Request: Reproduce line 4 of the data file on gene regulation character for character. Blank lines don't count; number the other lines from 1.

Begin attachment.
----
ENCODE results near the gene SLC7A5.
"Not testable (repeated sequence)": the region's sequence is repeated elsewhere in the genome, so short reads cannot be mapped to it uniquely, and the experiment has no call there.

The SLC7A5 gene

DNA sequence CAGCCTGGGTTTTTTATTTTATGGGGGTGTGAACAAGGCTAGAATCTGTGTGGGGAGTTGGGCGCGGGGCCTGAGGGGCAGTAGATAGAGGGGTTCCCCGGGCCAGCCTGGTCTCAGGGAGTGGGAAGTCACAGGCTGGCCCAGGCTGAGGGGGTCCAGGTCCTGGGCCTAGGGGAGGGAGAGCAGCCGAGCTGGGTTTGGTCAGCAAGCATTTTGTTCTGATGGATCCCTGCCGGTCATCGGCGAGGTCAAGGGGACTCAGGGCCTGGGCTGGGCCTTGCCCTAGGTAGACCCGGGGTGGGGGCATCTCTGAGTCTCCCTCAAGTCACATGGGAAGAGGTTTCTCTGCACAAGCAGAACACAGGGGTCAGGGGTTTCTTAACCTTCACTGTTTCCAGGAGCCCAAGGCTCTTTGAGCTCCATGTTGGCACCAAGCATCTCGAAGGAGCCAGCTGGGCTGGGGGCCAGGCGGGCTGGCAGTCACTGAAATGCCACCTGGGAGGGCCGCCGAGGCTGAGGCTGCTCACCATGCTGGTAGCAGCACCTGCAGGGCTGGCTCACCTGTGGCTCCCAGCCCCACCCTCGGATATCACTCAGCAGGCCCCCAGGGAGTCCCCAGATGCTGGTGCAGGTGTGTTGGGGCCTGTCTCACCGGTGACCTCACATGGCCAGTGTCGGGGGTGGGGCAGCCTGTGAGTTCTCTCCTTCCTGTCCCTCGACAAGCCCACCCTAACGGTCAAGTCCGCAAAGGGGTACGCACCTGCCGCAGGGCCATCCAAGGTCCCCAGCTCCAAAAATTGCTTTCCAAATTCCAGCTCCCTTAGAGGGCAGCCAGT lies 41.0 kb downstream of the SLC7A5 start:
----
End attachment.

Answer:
DNA sequence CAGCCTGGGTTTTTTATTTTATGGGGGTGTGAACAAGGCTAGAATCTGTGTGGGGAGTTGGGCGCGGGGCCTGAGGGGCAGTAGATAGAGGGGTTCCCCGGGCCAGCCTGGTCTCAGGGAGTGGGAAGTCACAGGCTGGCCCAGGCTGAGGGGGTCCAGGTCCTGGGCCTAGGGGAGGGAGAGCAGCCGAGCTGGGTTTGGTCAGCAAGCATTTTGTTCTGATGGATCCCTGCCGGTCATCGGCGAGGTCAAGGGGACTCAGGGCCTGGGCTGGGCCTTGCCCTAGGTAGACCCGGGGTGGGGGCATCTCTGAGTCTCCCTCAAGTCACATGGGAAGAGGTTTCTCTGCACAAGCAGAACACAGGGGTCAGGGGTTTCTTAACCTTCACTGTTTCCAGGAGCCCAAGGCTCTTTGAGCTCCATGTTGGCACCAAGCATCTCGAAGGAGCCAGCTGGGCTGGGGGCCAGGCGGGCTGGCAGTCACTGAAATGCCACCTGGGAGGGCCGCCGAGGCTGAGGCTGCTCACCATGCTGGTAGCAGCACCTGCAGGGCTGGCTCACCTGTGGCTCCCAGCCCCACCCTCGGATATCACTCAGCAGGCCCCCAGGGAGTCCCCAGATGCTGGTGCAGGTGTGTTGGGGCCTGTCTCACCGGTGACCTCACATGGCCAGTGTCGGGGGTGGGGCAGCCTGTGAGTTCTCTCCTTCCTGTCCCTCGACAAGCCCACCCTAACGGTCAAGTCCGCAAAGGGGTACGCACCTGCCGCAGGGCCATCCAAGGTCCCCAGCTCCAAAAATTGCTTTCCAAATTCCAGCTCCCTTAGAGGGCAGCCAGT lies 41.0 kb downstream of the SLC7A5 start: